What "thoughts and prayers" actually do

For those that aren’t religious and do not pray, according to Ladd, the first half of “thoughts and prayers” offers a secularized alternative—much like “happy holidays” is to “merry Christmas.” It allows participation in the same communal ritual, which can compel a sense of social cohesion.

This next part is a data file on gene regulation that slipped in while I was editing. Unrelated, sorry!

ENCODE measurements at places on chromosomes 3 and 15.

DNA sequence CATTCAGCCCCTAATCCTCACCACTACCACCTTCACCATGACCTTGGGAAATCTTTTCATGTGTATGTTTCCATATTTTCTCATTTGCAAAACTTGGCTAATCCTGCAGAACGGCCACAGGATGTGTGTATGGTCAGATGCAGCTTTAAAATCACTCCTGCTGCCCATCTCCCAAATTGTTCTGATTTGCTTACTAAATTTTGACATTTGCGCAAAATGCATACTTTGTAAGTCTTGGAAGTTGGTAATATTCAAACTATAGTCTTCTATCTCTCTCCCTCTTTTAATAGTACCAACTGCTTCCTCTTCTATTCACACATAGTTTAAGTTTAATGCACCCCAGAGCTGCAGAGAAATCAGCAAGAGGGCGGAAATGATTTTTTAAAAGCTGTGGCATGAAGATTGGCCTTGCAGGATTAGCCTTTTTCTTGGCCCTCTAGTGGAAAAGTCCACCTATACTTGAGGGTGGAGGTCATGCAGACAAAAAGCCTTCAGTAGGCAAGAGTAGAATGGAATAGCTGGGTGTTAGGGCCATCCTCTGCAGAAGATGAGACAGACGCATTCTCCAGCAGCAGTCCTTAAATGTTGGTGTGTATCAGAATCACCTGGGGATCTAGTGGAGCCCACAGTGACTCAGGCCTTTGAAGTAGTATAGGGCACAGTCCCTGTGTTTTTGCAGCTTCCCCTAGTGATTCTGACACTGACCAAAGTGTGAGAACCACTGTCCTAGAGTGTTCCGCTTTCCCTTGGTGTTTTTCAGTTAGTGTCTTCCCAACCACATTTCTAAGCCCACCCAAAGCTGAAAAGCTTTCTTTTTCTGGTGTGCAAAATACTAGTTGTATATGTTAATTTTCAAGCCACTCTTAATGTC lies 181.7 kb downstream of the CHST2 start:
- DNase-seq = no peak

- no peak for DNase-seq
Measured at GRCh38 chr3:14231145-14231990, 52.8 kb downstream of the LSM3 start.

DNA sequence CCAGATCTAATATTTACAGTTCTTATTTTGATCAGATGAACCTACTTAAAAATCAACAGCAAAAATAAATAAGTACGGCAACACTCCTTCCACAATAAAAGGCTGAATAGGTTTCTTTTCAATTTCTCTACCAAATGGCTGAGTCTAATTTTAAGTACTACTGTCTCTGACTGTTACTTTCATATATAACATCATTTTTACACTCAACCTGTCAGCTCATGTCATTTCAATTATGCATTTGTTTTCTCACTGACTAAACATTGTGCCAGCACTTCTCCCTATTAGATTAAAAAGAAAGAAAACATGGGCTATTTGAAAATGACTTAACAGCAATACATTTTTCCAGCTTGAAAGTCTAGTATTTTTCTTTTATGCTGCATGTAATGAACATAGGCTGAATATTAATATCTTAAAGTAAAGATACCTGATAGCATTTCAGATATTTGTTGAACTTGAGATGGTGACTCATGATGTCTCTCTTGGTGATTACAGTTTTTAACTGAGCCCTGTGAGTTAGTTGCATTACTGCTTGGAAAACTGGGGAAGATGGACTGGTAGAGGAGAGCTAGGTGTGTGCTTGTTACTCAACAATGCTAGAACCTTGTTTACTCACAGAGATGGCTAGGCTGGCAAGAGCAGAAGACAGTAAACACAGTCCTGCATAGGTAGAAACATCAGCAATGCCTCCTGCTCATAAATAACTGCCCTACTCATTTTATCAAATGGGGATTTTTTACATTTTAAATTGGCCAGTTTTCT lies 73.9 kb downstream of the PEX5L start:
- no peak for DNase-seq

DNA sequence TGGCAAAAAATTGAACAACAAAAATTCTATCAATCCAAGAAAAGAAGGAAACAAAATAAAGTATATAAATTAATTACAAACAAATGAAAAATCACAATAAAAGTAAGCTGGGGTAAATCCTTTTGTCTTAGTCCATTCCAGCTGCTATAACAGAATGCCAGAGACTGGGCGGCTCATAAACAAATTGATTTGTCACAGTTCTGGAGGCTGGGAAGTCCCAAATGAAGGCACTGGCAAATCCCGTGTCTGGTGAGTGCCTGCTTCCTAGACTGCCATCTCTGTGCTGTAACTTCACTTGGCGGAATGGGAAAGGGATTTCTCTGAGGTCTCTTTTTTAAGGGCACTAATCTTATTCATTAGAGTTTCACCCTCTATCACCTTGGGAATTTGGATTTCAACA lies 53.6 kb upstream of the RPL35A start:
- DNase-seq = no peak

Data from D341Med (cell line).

While praying itself may be a natural reaction to tragedy, broadcasting on social media that one is praying contains an element of performance. But if a tweet or Facebook post does indeed reflect an underlying genuine prayer, research shows it may affect health outcomes—for the person praying. A longitudinal analysis of the health of those praying, or engaged in formal religious gatherings, post-9/11 found that individually-practiced spirituality was associated with more positive emotional states. Attending group religious gatherings was, on top of this, associated with fewer new mental ailments and fewer intrusive thoughts about the tragedy. The paper’s author, Daniel McIntosh, is careful not to draw any causal inference from the data, but the association between mental-health outcomes and praying may expose the persistence of “thoughts and prayers”: There’s a positive-feedback loop for the person offering the platitude.